Living With Diabetes Diabetic Recipes: Splenda® Gingerbread Cake, LaVonna

Recipe Title:: Splenda® Gingerbread Cake

Contributed By: LaVonna

Additional Credits for The Recipe
American Diabetes Assoc (ADA)

Who can resist a warm, freshly baked gingerbread cake? This reduced-calorie version will let you enjoy that rich gingerbread flavor without all of the added sugar.

List of Ingredients:
2 cups unsweetened applesauce
3/4 cup molasses
1/3 cup vegetable oil
3 eggs
3 cups all-purpose flour
1 1/3 cups Splenda® No Calorie Sweetener, Granulated
2 teaspoons baking soda
1 teaspoon baking powder
1/2 teaspoon salt
2 teaspoons ground ginger
1 1/2 teaspoons cinnamon
1/2 teaspoon ground cloves

1.Preheat oven to 350 degrees F. Spray Bundt pan with butter-flavored cooking spray. Set aside.
2.Pour applesauce, molasses, and vegetable oil into a large mixing bowl. Add eggs. Stir well.
3.Blend remaining dry ingredients in a separate bowl. Mix well.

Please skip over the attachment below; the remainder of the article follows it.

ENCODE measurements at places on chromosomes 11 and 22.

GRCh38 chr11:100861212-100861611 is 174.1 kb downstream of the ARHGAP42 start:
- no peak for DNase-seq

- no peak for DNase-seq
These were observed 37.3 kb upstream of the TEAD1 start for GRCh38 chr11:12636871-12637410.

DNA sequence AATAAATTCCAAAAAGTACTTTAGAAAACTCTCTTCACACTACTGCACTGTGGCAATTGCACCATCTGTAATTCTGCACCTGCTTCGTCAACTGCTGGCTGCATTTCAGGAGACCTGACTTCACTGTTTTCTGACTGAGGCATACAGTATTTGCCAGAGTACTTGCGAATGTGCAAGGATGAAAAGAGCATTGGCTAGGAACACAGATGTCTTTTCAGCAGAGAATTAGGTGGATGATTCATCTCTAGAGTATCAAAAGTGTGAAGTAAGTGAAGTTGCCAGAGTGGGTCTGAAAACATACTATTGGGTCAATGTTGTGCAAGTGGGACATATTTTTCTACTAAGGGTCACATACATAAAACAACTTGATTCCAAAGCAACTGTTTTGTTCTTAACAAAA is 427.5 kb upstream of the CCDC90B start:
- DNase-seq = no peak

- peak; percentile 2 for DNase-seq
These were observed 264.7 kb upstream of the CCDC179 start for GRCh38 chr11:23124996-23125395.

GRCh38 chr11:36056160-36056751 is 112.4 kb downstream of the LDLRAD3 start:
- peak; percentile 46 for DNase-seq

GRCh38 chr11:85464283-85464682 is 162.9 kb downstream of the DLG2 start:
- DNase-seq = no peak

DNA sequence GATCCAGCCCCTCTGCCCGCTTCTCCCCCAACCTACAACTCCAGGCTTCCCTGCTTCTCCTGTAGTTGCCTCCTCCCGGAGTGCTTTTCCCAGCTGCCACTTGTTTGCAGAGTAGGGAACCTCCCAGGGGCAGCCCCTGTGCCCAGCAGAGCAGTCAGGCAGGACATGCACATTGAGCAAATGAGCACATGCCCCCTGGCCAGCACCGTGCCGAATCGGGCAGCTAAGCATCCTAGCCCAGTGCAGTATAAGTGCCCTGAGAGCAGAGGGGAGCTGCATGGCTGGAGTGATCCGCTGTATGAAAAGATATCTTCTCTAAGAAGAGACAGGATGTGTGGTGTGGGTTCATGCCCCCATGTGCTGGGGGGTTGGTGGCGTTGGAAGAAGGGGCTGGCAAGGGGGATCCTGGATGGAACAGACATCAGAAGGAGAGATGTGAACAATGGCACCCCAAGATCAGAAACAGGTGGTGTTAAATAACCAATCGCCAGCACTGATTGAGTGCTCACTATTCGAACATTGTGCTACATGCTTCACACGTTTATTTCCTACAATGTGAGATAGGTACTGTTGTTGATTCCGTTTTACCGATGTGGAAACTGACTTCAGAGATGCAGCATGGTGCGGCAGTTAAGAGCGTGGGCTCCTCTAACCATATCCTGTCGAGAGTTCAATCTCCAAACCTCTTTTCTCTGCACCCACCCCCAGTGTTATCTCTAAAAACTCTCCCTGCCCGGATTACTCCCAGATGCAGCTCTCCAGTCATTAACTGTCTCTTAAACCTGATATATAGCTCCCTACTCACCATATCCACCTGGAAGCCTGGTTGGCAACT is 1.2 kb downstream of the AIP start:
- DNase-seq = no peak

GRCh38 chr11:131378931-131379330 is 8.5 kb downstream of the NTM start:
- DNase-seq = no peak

4.Add dry ingredients to the applesauce mixture. Stir well.
5.Pour cake batter into prepared pan. Bake in preheated 350 degrees F oven 50 to 60 minutes, or until a toothpick inserted in the center comes out clean. Remove from oven. Cool cake in pan on a wire rack approximately 20 minutes. Invert cake onto serving plate. Serve warm or cool.

Cooking Time and Temperature:
Bake in preheated 350 degrees F oven 50 to 60 minutes, or until a toothpick inserted in the center comes out clean.

Number of Servings: Number of servings: 18 slices, Serving Size: 1 slice

Nutritional Analysis: Nutritional Information (per serving): Calories: 180, Calories from Fat: 45, Total Fat: 5g, Saturated Fat: 1g, Cholesterol: 35mg, Sodium: 240mg, Total Carbs: 30g, Dietary Fiber: 1g, Sugars: 13g, Protein: 3g

Cookbook Category
Cakes & Frostings

Cooking / Prep Method

(Image by LaVonne)
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According to the CDC Diabetes is one of the most common chronic diseases in children and adolescents; about 151,000 people below the age of 20 years have diabetes. When diabetes strikes during childhood, it is routinely assumed to be type 1, or juvenile-onset diabetes. However, in the last 2 decades, type 2 diabetes (formerly known as adult-onset diabetes) has been reported among U.S. children and adolescents with increasing frequency.